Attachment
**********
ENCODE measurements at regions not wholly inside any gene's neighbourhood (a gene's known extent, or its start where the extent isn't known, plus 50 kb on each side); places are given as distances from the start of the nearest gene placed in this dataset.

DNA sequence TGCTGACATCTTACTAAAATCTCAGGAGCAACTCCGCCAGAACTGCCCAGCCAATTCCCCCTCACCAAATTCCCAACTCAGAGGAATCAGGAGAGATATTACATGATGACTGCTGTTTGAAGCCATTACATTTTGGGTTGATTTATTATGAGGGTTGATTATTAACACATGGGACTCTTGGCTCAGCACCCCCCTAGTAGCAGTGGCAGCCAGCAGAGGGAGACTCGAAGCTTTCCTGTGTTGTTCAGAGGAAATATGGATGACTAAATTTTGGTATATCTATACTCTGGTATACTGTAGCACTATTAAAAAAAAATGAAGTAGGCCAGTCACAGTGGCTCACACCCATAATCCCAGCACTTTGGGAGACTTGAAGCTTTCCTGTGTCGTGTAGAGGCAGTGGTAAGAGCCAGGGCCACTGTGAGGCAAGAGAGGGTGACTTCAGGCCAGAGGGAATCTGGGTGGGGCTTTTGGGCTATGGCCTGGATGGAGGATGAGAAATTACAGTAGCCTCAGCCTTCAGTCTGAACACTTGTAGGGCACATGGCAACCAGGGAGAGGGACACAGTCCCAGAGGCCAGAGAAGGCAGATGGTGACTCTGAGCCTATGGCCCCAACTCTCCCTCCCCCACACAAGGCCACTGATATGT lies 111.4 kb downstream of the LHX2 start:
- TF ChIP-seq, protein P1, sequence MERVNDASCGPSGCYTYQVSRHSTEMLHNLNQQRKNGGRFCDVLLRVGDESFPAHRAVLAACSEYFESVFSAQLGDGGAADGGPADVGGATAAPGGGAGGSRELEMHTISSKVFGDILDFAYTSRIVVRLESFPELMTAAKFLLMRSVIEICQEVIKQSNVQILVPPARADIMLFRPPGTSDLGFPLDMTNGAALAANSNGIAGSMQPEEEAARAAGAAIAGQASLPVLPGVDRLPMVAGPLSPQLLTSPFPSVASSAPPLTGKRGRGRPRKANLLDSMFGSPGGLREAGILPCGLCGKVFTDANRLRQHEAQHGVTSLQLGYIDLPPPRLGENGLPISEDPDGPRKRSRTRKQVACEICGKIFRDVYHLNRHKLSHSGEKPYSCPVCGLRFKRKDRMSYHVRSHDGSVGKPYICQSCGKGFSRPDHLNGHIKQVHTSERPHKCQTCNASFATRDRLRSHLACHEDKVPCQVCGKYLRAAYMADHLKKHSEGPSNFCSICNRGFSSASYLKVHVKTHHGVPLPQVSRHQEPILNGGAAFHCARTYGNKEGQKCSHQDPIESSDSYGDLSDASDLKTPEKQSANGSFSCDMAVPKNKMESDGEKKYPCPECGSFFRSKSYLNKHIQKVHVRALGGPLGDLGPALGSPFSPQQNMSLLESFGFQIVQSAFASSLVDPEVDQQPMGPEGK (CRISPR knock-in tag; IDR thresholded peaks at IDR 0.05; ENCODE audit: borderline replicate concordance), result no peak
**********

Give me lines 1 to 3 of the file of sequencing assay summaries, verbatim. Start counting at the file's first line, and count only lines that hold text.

ENCODE measurements at regions not wholly inside any gene's neighbourhood (a gene's known extent, or its start where the extent isn't known, plus 50 kb on each side); places are given as distances from the start of the nearest gene placed in this dataset.

DNA sequence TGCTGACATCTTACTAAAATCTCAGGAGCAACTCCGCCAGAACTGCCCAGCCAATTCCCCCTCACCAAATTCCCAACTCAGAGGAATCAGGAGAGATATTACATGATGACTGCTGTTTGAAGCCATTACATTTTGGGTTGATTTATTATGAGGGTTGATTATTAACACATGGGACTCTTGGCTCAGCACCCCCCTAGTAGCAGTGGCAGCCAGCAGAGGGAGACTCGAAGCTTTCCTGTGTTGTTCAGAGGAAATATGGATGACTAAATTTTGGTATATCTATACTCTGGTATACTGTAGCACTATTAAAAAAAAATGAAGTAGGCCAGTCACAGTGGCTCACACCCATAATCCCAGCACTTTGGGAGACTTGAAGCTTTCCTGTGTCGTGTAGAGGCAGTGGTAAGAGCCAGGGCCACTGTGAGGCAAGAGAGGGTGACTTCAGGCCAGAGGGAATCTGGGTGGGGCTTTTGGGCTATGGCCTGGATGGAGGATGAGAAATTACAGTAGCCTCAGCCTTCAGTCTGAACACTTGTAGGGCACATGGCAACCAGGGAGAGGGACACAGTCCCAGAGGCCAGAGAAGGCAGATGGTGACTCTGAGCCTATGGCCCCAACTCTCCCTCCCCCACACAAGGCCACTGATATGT lies 111.4 kb downstream of the LHX2 start:
- TF ChIP-seq, protein P1, sequence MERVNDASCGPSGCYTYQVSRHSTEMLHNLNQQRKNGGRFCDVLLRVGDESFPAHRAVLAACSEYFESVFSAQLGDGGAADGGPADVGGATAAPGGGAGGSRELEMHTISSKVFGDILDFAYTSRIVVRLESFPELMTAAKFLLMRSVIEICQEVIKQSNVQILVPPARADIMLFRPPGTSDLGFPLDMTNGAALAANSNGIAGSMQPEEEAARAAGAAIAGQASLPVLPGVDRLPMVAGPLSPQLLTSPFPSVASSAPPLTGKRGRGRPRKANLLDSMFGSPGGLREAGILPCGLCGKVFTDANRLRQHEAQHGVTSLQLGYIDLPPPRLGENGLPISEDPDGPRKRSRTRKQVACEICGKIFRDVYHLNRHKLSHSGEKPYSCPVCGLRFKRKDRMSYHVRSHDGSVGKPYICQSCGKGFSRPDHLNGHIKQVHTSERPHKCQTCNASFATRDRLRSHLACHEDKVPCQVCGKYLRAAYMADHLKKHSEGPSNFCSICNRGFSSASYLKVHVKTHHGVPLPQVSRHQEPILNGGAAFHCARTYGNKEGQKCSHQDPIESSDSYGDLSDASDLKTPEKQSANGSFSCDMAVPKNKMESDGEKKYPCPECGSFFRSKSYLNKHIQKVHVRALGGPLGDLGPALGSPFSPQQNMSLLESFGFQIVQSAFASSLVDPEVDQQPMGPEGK (CRISPR knock-in tag; IDR thresholded peaks at IDR 0.05; ENCODE audit: borderline replicate concordance), result no peak